Empty Hands, Open Arms: The Race to Save Bonobos in the Congo and Make Conservation Go Viral
Béchard discovered one relatively small NGO, the Bonobo Conservation Initiative (BCI), which has done more to save bonobos than many far larger organizations. Based on the author’s extensive travels in the Congo and Rwanda, this book explores BCI's success, offering a powerful, truly postcolonial model of conservation. In contrast to other traditional conservation groups Béchard finds, BCI works closely with Congolese communities, addressing the underlying problems of poverty and unemployment, which lead to the hunting of bonobos. By creating jobs and building schools, they gradually change the conditions that lead to the eradication of the bonobos.
This struggle is far from easy. Devastated by the worst military conflict since World War II, the Congo and its forests continue to be destroyed by aggressive logging and mining. Béchard's fascinating and moving account—filled with portraits of the extraordinary individuals and communities who make it all happen offers a rich example of how international conservation must be reinvented before it's too late.
BCI had proposed this project to the DRC government during the moratorium on new logging concessions, and President Joseph Kabila, the World Bank, and other multilateral donors supported it in the context of developing innovative approaches to long-term protection of the rainforest. The project would provide livelihoods for the local communities, as they would be the ones managing and zoning land, and the concessions would link up to other reserves and unofficial protected areas in the Bonobo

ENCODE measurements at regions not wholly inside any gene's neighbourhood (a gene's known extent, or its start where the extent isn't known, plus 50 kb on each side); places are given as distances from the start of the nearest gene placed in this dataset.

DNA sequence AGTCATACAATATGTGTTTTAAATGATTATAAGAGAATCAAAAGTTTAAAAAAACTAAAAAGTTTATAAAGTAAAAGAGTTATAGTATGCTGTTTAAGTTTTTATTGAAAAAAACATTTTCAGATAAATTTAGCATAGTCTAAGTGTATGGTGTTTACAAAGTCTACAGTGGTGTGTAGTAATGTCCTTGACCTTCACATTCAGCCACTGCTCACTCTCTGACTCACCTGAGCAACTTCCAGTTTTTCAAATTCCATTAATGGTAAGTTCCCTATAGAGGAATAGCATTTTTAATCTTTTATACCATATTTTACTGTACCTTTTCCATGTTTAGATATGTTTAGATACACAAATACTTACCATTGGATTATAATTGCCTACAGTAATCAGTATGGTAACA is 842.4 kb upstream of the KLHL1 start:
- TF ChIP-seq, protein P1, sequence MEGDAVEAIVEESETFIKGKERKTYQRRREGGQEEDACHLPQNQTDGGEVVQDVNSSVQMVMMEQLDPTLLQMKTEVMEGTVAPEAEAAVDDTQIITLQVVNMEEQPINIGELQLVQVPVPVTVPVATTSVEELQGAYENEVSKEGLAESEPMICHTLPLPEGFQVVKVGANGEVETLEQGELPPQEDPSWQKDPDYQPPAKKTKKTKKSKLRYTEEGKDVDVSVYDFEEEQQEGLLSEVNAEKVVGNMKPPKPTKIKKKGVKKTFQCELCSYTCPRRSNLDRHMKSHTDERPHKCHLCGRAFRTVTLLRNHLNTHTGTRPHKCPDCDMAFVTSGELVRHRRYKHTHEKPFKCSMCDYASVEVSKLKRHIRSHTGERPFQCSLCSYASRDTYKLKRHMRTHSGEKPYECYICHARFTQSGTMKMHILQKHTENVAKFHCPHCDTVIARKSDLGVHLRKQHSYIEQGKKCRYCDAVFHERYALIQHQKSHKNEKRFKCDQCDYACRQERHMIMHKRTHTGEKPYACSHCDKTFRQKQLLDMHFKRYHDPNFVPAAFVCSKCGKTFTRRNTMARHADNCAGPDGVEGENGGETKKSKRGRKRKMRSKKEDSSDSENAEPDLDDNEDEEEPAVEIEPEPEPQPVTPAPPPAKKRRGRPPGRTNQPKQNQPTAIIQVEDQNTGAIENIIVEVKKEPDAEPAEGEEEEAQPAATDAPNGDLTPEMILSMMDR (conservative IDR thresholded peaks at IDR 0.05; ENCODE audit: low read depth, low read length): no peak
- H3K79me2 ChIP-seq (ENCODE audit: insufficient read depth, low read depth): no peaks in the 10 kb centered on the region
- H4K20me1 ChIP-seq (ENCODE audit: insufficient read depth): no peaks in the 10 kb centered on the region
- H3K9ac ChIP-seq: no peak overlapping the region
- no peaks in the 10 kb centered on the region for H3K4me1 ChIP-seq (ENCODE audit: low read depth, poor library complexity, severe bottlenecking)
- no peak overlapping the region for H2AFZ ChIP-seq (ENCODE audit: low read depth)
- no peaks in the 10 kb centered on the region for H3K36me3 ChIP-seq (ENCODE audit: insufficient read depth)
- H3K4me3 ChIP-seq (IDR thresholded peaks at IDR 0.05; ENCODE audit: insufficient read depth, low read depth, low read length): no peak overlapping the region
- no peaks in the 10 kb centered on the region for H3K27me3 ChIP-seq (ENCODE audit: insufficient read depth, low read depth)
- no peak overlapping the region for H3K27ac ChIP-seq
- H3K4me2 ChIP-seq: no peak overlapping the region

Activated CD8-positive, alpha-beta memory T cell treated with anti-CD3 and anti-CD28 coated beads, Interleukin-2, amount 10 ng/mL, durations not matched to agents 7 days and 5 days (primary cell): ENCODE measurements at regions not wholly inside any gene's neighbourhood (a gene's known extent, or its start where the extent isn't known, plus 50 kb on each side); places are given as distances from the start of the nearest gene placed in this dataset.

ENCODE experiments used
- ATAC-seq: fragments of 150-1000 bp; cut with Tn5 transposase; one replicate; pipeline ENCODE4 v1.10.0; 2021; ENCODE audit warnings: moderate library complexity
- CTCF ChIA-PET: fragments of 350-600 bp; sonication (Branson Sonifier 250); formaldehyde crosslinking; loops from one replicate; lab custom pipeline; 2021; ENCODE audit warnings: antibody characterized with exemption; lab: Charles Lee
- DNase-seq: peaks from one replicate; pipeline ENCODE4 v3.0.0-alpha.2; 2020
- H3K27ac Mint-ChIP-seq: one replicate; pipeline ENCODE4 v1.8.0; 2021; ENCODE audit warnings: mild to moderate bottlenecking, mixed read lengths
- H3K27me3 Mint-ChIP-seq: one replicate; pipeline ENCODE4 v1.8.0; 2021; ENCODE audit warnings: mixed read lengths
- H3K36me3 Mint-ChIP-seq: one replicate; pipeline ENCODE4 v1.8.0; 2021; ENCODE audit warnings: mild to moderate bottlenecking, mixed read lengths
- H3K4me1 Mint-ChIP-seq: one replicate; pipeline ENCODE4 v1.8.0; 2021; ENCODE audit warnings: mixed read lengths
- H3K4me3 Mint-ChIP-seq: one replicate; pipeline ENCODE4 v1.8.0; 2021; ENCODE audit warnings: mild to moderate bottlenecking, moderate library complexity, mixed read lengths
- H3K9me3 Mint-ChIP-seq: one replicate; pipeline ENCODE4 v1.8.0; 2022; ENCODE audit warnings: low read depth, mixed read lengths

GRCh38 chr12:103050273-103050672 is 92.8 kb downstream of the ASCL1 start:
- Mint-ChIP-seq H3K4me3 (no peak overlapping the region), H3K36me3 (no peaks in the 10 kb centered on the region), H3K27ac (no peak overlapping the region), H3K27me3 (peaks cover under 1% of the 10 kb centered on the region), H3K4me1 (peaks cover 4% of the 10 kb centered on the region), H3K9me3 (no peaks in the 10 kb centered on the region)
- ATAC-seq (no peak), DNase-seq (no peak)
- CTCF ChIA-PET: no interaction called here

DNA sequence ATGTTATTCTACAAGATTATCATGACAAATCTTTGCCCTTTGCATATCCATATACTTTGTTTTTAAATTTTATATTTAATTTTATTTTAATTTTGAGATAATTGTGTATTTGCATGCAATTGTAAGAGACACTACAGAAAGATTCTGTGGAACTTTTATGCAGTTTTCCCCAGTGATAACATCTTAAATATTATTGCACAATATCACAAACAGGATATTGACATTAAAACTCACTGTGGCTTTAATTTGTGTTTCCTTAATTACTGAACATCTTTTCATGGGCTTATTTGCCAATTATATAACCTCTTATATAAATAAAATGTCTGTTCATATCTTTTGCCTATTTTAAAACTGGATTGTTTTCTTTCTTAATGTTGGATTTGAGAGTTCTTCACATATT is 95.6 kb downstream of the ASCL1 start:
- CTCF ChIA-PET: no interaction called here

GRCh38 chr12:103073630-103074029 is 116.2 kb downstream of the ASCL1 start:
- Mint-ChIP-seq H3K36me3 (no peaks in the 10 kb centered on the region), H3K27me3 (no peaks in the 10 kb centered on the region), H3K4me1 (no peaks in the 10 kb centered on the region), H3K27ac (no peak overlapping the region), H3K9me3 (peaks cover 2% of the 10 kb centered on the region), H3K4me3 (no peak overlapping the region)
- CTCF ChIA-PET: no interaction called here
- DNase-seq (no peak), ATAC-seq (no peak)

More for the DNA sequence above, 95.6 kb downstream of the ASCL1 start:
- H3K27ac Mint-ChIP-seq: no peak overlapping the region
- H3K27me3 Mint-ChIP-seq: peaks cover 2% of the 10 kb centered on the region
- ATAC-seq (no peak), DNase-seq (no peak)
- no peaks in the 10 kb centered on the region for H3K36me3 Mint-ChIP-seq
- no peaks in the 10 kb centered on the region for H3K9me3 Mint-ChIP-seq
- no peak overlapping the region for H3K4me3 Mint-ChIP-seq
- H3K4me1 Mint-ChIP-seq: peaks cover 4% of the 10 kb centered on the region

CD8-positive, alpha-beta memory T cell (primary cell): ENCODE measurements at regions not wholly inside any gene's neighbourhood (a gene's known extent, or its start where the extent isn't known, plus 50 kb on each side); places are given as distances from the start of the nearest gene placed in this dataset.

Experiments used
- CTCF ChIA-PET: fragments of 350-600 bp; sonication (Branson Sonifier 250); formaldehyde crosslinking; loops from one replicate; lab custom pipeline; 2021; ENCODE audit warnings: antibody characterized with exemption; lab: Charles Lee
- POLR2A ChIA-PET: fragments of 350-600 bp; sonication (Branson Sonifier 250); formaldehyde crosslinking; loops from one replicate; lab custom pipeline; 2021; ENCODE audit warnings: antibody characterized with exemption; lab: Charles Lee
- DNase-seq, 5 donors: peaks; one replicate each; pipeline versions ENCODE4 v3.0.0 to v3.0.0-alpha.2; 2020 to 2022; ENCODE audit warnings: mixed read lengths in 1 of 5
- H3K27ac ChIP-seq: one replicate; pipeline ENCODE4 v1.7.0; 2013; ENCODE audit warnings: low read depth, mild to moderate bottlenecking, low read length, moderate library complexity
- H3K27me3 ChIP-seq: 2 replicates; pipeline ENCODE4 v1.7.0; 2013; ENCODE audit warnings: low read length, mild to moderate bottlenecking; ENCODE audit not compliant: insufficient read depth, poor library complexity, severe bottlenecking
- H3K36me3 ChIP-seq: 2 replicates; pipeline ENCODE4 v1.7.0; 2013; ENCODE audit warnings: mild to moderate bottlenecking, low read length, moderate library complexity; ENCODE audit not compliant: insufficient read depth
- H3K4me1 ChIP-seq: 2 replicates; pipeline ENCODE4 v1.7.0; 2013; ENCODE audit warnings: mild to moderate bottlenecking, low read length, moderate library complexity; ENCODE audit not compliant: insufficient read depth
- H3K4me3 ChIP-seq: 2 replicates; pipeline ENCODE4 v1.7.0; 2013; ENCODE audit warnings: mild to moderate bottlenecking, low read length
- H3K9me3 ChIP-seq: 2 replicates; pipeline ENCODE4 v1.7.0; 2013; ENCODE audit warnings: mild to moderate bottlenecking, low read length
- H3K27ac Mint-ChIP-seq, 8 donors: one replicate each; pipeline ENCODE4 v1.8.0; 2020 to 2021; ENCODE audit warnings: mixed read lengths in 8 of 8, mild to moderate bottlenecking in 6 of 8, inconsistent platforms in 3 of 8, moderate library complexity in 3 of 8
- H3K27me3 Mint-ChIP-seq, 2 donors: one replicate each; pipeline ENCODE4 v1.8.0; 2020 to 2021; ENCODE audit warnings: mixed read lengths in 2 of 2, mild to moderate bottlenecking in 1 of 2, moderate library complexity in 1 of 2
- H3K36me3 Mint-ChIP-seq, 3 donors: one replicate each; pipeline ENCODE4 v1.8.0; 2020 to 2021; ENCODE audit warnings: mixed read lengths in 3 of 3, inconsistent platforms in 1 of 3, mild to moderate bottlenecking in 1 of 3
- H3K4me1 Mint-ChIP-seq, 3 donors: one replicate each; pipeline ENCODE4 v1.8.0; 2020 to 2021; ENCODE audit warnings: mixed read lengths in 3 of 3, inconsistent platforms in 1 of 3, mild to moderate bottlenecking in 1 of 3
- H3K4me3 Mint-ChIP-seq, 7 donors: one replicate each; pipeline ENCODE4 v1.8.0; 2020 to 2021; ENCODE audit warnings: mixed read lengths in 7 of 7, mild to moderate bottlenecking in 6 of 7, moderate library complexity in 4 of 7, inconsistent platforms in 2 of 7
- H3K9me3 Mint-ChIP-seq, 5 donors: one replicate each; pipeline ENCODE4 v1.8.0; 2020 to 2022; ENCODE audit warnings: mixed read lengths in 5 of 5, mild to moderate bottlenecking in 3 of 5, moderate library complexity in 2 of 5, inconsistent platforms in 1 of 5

Kinois had beenTurner and Meditz, “Introduction,” in Meditz and Merrill, Zaire: A Country Study, xlviii, l–li. 104For an invasion to toppleTurner, The Congo Wars, 37. Jason Stearns, in Dancing in the Glory of Monsters, 193–94. 104And yet the Congo WarsThis tension was in part a result, as Thomas Turner writes, of the Belgian colonial idea “that parts of Congo were underpopulated, especially by ‘useful’ Africans [i.e., supposedly racially superior Tutsis]. This led to programmes to transfer
29, 2011, http://blogs.discovermagazine.com/gnxp/2011/08/tutsi-differ-genetically-from-the-hutu/; Razib Khan, “Tutsi Genetics ii,” Discover, August 31, 2011, http://blogs.discovermagazine.com/gnxp/2011/08/tutsi-genetics-ii. 105Over two million citizensKevin C. Dunn, Imagining the Congo: The International Relations of Identity (New York: Palgrave Macmillan, 2003), 143. 105Between thirty and forty thousandGérard Prunier, Africa’s World War: Congo, the Rwandan Genocide, and the Making of a
remembered only the epithets. “They were called la Partie des Nègres Payés—the Party of Paid Negroes—or Pene Pene Na Mundele. Pene meant close, and mundele was a white person or a foreigner. It meant very close to the whites. The real name was probably Partie Nationale du Peuple or something like that.” Albert and his older sister, Gertrude, were staying in Yetee, his maternal village, when one afternoon five barefoot Simbas arrived along the path, carrying machetes and clubs. Albert was only
DRC, she had a good base in the language, but a few months before her departure, the Rwandan genocide began. During the hundred days beginning on April 6, 1994, eight hundred thousand Tutsis and moderate Hutus would be massacred—most of them killed with machetes. The trip to the Congo suddenly seemed far more dangerous. Sally had a college friend whose father had served in Vietnam alongside Brigadier General William E. Stevens, one of the first African-American generals in the air force. Stevens